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Cell Therapy Mfring Company Raises $82M in Venture Funds

T-cells and cancer cells

Killer T-cells surround a cancer cell (NICHD, Flickr)

5 May 2021. A company developing an automated yet personalized manufacturing platform for cell therapies is raising $82 million in its second venture funding round. Cellares Corp. in South San Francisco, California is a two year-old company creating a solution to boost the productivity of delivering engineered immune system cells to treat disease.

Cellares Corp. aims to provide labs and health care providers with an end-to-end system that prepares and delivers immune system cells genetically altered to express therapeutic properties. An example is chimeric antigen receptors on T-cells or CAR T-cells, that generate immune responses to treat blood-related and solid tumor cancers. Most current cell therapy production processes, says the company, are one-time procedures created ad hoc for each individual patient. As a result, these processes are often manual, labor-intensive, prone to errors, and can take weeks, making cell therapies difficult to complete for very sick patients.

“There are more than 450,000 patients today who could potentially benefit from CAR T-cell therapies, a number expected to grow into the millions in a few years’ time,” says Cellares’s co-founder and CEO Fabian Gerlinghaus in a company statement. “Less than 1% of these patients are able to get access to these therapies, due to a lack of scalable cell manufacturing technologies.”

Self-contained lab with robotics and software

Cellares calls its solution a factory-in-a-box, since the manufacturing process is contained in a single cartridge. The unit, says the company, takes in starting materials, such as a patient’s own T-cells, and carries out all of the steps in the cell manufacturing process: enrichment, isolation, activation, gene transfer, expansion, and formulation. The output is then given to the patient as an infusion therapy.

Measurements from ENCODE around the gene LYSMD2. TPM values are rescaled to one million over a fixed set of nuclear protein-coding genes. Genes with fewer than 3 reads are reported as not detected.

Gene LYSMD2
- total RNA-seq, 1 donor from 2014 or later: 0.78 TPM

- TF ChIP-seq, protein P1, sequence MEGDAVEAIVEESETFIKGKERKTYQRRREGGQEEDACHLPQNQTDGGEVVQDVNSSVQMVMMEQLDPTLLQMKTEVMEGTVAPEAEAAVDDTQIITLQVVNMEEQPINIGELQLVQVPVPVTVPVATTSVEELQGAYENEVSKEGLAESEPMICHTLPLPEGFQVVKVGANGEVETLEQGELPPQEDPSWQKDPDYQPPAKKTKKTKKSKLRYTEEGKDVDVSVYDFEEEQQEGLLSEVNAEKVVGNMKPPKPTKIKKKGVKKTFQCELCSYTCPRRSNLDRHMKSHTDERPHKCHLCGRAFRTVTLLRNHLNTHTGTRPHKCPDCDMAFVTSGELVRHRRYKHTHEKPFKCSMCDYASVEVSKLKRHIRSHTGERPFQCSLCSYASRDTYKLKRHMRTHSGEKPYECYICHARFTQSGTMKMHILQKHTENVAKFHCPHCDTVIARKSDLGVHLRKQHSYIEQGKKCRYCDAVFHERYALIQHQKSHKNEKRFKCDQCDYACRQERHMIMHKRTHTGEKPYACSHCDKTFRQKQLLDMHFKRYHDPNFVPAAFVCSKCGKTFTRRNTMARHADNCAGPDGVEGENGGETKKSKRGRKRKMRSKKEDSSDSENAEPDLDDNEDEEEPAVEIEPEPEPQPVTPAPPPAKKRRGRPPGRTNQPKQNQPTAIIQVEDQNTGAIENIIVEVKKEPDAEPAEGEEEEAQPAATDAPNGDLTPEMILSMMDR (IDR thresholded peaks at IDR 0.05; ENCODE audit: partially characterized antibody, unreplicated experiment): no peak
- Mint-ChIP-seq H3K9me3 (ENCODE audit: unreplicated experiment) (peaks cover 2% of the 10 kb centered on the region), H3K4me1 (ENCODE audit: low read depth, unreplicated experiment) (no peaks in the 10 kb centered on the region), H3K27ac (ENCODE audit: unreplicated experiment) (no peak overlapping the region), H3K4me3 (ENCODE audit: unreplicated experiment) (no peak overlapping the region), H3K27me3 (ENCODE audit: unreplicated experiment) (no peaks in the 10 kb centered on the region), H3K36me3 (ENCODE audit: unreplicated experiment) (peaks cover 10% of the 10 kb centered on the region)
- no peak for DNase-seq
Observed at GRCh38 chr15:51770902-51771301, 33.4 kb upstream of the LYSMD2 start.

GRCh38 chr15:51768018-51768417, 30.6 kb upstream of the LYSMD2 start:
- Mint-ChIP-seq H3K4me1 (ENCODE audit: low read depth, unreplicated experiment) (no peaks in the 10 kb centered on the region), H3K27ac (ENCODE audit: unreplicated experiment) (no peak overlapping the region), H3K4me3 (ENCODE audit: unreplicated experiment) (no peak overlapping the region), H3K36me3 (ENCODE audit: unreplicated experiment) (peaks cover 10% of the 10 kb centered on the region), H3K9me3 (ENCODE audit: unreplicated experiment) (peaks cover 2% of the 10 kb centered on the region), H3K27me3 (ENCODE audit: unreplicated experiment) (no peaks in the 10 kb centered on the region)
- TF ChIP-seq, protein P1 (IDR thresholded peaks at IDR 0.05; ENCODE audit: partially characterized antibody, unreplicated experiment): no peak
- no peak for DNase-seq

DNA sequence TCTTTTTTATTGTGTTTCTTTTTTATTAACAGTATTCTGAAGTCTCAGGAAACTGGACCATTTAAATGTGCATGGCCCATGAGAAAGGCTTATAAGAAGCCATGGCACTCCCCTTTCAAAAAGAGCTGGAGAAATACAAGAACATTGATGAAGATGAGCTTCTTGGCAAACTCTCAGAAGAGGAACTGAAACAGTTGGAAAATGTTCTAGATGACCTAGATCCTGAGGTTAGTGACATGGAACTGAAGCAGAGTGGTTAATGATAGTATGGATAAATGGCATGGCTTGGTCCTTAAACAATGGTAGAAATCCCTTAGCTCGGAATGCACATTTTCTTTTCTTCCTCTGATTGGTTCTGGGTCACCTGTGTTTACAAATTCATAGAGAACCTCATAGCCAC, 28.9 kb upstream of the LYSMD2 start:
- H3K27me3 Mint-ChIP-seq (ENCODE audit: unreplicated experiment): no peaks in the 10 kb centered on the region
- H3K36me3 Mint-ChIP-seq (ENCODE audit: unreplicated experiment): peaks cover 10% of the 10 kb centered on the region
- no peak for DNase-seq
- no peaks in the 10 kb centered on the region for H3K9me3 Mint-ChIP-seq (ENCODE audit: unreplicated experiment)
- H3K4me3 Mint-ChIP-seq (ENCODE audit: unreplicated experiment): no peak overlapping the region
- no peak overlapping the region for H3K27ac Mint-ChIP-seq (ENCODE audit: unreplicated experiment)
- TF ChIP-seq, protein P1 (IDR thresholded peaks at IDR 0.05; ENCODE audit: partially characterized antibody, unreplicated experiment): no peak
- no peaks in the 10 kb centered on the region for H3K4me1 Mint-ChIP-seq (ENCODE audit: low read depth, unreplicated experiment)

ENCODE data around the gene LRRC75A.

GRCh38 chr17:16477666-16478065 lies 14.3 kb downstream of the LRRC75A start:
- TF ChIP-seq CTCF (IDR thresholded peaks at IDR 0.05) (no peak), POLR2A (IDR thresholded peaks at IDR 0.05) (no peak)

Each of these gene therapy units, says Cellares, meets good manufacturing practices for pharmaceuticals required by Food and Drug Administration. The units are arrayed in a self-contained lab with shared robotics and software that can support up to 10 simultaneous production processes. Cellares cites data showing its units result in a three-fold reduction in process failure risk, and up to 70 percent lower manufacturing costs from less manual labor and eliminating the need for separate clean-rooms. The result, says the company is a shorter time needed from collecting patients’ cells to delivering cell therapies, known as vein-to-vein time.

Cellares Corp. is raising $82 million in its second venture funding round, led by Silicon Valley technology and life science venture capital companies Eclipse Ventures and Decheng Capital. Skyviews Life Science joined the round as a new investor with current investor 8VC. Eclipse Ventures also led Cellares Corp.’s first funding round, raising $18 million in October 2020, according to Crunchbase.

“With hundreds of new cell therapies already in development around the world,” adds Victor Tong, Partner at Decheng Capital, “the as-yet untapped potential for a robust, automated manufacturing process is massive.”

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